But some are still looking for that ultimate location, Phillips notes, and the Finnegan ethos holds for them. The high-net-worth hardcore surfers (and there is a stratum of these, predominantly based in the US and Australia: witness Third Point CEO Daniel Loeb, who famously named his hedgefund after the break in Malibu he grew up on) will spend for it. For them, Phillips offers private charters and expeditions to virtually unvisited waves in, say, Peru or West Papua, or helicopter rides from Bali to Grajagan, in East Java – aka G-Land, one of the waves Finnegan and his ilk pioneered in the 1970s. Such epic itineraries have corresponding price tags in the many tens of thousands of dollars. But Phillips traffics mostly in a softer iteration of the fantasy: “a shoulder-high, comfortable wave – one where my guy’s not going to smash himself on a reef. I’d say most of my clients would rather have a B-grade surfing experience and stay at a Kuda Huraa than an A-grade surf experience with less comfort.”
Michael Ryder Thomas, the founder of Pegasus Lodges & Resorts, approaches the model from the other side. In July, I travelled to the Telo archipelago, off the west coast of Sumatra, to visit Thomas’s new project. This was no small undertaking: arriving from Singapore, only a few hundred kilometres away as the crow flies, required a commercial flight, a six-seat prop-plane charter, a speedboat ride and the better part of a day. But I touched down in an Indonesia of old. Thin smoke trails rose out of distant coco-palm thickets, tinny prayer calls carried faintly on hot breezes. The water beneath the boat was so glassy blue it seemed underlit. There were very few people; there were definitely no gleaming four‑deck power yachts. But everywhere there were waves, peeling with near-mathematical consistency across dark smudges of reef towards talc-y sand beaches. The Telos are celebrated for such quality breaks, like the better-known (and more crowded, and more daunting) Mentawais, farther south along the Sumatran coast. But it’s not a place where people talk much about thread counts. To enlist the parlance of Thomas’s target demographic, it is way, way gnarlier than the Maldives.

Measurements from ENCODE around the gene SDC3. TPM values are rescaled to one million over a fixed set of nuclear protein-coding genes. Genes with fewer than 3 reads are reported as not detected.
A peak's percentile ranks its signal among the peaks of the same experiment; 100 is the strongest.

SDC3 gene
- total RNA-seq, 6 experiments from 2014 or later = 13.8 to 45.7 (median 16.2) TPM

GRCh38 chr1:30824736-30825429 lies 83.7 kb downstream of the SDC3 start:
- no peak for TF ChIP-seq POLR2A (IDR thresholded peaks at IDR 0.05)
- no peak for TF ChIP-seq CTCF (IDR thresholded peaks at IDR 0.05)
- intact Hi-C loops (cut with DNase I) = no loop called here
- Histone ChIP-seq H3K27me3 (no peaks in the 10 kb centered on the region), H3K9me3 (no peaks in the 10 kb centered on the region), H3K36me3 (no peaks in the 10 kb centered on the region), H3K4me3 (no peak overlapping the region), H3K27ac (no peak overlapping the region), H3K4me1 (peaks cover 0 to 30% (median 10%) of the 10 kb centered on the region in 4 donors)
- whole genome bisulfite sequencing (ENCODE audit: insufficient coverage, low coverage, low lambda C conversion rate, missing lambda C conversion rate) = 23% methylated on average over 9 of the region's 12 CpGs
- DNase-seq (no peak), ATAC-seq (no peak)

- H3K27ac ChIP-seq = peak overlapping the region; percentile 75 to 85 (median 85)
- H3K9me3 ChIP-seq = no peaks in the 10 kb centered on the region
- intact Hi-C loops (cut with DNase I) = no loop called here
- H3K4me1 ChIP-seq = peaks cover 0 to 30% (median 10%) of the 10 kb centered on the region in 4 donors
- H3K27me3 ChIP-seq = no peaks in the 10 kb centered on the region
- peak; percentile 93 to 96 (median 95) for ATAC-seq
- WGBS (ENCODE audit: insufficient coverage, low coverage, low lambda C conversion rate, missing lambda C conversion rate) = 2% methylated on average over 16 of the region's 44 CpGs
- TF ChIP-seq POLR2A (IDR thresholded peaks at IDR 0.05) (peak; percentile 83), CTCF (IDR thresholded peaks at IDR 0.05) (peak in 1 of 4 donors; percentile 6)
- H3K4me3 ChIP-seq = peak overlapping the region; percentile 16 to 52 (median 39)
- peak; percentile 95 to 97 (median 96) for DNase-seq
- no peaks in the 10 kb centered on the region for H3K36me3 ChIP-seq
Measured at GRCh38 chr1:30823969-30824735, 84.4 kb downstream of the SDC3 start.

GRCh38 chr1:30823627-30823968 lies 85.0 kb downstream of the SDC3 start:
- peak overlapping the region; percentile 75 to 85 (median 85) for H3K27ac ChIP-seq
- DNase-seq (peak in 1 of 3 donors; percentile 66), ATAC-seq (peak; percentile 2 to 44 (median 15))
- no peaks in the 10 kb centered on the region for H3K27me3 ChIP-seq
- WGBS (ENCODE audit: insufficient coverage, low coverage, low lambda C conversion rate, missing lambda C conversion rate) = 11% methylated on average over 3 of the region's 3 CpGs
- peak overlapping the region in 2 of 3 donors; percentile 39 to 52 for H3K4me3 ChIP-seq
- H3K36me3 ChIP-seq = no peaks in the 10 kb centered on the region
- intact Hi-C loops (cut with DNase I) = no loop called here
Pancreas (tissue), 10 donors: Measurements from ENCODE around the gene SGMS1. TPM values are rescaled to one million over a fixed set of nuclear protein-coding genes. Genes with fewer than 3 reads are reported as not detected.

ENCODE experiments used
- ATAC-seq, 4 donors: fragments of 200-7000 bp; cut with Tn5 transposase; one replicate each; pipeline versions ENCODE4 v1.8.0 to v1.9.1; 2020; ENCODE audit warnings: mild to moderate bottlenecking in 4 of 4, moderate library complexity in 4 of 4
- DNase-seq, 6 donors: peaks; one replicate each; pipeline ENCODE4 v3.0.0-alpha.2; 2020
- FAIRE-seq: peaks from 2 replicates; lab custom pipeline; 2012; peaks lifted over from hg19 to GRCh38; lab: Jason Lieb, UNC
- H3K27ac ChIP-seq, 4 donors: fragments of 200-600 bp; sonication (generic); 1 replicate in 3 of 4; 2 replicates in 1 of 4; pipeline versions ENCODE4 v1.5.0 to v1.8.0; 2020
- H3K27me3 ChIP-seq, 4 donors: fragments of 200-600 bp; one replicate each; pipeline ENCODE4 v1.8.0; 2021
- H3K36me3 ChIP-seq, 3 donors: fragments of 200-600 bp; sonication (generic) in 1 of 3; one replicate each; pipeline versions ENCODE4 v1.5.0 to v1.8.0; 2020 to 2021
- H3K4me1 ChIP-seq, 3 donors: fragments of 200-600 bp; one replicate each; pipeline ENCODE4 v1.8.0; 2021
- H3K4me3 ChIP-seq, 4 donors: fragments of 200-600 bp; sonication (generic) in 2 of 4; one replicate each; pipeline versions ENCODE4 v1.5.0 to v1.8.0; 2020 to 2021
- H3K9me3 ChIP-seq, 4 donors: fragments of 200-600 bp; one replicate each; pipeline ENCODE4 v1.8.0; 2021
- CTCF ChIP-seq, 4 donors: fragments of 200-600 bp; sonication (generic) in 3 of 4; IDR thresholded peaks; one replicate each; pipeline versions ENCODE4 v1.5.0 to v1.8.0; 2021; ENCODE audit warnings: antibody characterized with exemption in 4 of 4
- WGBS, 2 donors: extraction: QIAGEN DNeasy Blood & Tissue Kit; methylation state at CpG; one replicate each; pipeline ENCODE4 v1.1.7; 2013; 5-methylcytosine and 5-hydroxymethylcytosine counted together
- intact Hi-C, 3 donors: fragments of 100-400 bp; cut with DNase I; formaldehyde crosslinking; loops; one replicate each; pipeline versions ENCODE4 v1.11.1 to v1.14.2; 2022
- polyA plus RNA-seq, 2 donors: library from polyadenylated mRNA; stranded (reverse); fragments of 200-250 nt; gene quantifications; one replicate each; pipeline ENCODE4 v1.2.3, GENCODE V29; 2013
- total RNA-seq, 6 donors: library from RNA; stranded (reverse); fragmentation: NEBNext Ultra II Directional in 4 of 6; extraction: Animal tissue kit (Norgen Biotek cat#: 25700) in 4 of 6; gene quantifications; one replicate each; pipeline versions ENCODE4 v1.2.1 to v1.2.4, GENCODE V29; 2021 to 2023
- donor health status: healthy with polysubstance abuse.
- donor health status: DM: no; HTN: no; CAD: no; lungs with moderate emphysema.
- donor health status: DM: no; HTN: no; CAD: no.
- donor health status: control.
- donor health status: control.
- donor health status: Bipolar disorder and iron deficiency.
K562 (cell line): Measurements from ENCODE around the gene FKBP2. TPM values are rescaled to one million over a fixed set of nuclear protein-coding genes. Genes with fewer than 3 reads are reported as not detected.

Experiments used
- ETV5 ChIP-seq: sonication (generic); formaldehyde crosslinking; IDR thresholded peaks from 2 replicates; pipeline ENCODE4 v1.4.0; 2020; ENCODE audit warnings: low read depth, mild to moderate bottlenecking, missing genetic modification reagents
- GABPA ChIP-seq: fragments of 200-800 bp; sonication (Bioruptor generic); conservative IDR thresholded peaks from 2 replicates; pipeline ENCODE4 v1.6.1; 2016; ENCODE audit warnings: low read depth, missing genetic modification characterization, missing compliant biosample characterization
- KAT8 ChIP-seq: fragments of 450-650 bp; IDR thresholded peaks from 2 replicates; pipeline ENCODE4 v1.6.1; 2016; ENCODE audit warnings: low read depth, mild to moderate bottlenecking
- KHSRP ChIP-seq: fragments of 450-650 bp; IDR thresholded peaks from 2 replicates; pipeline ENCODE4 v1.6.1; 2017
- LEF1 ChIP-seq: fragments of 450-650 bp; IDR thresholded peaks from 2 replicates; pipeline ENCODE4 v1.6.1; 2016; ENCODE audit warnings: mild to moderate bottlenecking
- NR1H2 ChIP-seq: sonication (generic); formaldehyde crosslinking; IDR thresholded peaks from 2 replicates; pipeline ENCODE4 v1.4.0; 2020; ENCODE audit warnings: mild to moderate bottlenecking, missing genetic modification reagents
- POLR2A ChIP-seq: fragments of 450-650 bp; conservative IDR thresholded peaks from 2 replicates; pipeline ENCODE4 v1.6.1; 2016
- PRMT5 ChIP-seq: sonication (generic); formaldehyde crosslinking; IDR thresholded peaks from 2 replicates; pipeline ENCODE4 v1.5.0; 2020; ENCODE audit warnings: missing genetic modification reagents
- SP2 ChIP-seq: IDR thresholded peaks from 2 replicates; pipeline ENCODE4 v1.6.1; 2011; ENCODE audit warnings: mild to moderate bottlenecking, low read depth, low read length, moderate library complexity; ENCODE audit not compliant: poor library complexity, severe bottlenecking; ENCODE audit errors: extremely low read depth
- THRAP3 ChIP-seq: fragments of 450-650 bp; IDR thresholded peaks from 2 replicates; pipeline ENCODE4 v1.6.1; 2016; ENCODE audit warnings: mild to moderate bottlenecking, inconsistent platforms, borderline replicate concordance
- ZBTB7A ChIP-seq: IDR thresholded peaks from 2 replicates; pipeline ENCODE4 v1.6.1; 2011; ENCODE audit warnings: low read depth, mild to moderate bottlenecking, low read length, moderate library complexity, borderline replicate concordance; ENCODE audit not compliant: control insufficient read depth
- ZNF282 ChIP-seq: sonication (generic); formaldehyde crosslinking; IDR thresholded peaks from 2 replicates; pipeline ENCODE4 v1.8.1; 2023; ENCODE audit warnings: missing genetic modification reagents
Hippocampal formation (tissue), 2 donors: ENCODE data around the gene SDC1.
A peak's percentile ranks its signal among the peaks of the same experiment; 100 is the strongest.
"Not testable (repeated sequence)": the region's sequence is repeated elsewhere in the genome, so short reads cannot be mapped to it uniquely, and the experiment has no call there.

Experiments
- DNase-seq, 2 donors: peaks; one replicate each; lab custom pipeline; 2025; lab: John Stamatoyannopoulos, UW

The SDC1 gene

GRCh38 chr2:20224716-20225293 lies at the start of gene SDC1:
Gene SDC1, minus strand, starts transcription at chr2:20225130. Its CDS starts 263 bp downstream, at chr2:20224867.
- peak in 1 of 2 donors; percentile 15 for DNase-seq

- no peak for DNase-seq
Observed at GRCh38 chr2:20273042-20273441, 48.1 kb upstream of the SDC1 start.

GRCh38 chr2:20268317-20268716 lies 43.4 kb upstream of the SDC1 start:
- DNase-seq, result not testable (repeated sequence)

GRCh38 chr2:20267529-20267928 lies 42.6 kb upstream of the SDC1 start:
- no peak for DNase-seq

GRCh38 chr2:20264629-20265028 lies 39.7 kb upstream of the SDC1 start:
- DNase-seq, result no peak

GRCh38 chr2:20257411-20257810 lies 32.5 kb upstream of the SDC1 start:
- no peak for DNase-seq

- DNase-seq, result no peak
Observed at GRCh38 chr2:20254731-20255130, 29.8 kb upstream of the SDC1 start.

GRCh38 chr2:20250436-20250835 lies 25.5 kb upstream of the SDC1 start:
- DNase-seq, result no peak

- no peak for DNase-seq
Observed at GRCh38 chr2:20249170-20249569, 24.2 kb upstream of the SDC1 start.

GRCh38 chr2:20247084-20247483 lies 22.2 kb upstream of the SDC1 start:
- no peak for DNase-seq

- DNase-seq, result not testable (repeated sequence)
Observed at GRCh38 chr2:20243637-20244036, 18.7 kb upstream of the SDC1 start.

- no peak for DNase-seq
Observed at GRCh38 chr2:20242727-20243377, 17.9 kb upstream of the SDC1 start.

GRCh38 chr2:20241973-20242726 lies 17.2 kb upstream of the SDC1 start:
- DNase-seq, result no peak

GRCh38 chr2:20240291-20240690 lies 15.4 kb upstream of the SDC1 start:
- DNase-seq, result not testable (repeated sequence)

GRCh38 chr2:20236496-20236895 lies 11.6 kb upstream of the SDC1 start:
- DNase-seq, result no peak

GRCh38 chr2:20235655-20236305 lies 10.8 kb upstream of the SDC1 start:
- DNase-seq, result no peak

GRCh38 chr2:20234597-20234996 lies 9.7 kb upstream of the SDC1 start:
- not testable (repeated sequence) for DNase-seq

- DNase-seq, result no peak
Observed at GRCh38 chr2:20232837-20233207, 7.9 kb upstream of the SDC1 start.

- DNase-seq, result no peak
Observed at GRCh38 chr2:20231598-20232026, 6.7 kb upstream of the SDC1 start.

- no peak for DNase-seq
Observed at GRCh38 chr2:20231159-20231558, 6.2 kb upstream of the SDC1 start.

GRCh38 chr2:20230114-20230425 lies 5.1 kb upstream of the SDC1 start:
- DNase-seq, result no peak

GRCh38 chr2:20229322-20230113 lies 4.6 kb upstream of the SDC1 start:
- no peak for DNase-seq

And yet here is Pinnacles on Telo, a private resort Thomas has built on the tiny island of Sibolo, which aims to shift the paradigm again. If TropicSurf intended to bring some measure of the purists’ surfer experience to conventional luxury travel, Pinnacles reconciles surf tourism with more luxurious standards. “Maybe you’re not the best surfer in the world, but you want to challenge yourself out of your comfort zone; or you’re hardcore, and you now happen to have a bit of money to throw around, and want to bring your wife and kids,” says Thomas. “I’m seeing traction from both markets. Them sort of pretending they’re beach bums for a week doesn’t make the experience less authentic.”
Thomas grew up surfing on Hawaii’s Big Island. He spent several years working in investment banking in New York, before leaving to settle in Manhattan Beach in California. “I was miserable on Wall Street, but had gone far enough that I had some disposable income and time on my hands. In 2009, some friends chartered a liveaboard in the Maldives and I went along. I’d let my surfing slide for years while I was back east; to get back to it like that was amazing – just three or four guys on a wave, if that. The sense of connectedness was so intense, I felt like I did when I was 14.” A few more such trips, and the lightbulb switched on for him. “No one, besides [TropicSurf’s] Ross, was really doing international surf tourism, and no one at all was doing it with real institutional investment.”